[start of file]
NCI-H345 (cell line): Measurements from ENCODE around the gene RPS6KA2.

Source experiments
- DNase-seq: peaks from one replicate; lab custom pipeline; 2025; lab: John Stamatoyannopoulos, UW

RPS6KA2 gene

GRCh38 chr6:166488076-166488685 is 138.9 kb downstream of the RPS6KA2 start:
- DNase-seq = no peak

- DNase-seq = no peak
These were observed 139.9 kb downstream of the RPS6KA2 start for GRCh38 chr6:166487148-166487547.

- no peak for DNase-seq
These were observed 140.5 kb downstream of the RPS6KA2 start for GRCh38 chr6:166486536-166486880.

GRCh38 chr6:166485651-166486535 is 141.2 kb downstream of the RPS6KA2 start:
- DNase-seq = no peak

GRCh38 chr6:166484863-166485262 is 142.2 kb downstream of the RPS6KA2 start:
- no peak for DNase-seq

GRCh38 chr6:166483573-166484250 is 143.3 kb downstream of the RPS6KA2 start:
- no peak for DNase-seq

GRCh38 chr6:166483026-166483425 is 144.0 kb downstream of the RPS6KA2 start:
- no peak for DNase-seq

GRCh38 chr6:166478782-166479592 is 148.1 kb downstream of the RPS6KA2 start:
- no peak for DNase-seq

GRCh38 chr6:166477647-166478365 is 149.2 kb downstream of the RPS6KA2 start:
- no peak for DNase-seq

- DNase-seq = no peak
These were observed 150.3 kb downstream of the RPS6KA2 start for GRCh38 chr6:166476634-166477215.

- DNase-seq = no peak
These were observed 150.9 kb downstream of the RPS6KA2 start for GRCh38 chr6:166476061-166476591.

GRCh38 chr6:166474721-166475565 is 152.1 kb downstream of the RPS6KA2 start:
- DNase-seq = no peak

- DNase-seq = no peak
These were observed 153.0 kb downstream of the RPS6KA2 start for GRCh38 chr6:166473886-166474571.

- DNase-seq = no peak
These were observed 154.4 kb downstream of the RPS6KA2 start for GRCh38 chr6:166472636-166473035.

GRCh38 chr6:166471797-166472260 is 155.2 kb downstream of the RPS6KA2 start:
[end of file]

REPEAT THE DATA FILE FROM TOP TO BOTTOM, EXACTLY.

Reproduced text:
NCI-H345 (cell line): Measurements from ENCODE around the gene RPS6KA2.

Source experiments
- DNase-seq: peaks from one replicate; lab custom pipeline; 2025; lab: John Stamatoyannopoulos, UW

RPS6KA2 gene

GRCh38 chr6:166488076-166488685 is 138.9 kb downstream of the RPS6KA2 start:
- DNase-seq = no peak

- DNase-seq = no peak
These were observed 139.9 kb downstream of the RPS6KA2 start for GRCh38 chr6:166487148-166487547.

- no peak for DNase-seq
These were observed 140.5 kb downstream of the RPS6KA2 start for GRCh38 chr6:166486536-166486880.

GRCh38 chr6:166485651-166486535 is 141.2 kb downstream of the RPS6KA2 start:
- DNase-seq = no peak

GRCh38 chr6:166484863-166485262 is 142.2 kb downstream of the RPS6KA2 start:
- no peak for DNase-seq

GRCh38 chr6:166483573-166484250 is 143.3 kb downstream of the RPS6KA2 start:
- no peak for DNase-seq

GRCh38 chr6:166483026-166483425 is 144.0 kb downstream of the RPS6KA2 start:
- no peak for DNase-seq

GRCh38 chr6:166478782-166479592 is 148.1 kb downstream of the RPS6KA2 start:
- no peak for DNase-seq

GRCh38 chr6:166477647-166478365 is 149.2 kb downstream of the RPS6KA2 start:
- no peak for DNase-seq

- DNase-seq = no peak
These were observed 150.3 kb downstream of the RPS6KA2 start for GRCh38 chr6:166476634-166477215.

- DNase-seq = no peak
These were observed 150.9 kb downstream of the RPS6KA2 start for GRCh38 chr6:166476061-166476591.

GRCh38 chr6:166474721-166475565 is 152.1 kb downstream of the RPS6KA2 start:
- DNase-seq = no peak

- DNase-seq = no peak
These were observed 153.0 kb downstream of the RPS6KA2 start for GRCh38 chr6:166473886-166474571.

- DNase-seq = no peak
These were observed 154.4 kb downstream of the RPS6KA2 start for GRCh38 chr6:166472636-166473035.

GRCh38 chr6:166471797-166472260 is 155.2 kb downstream of the RPS6KA2 start: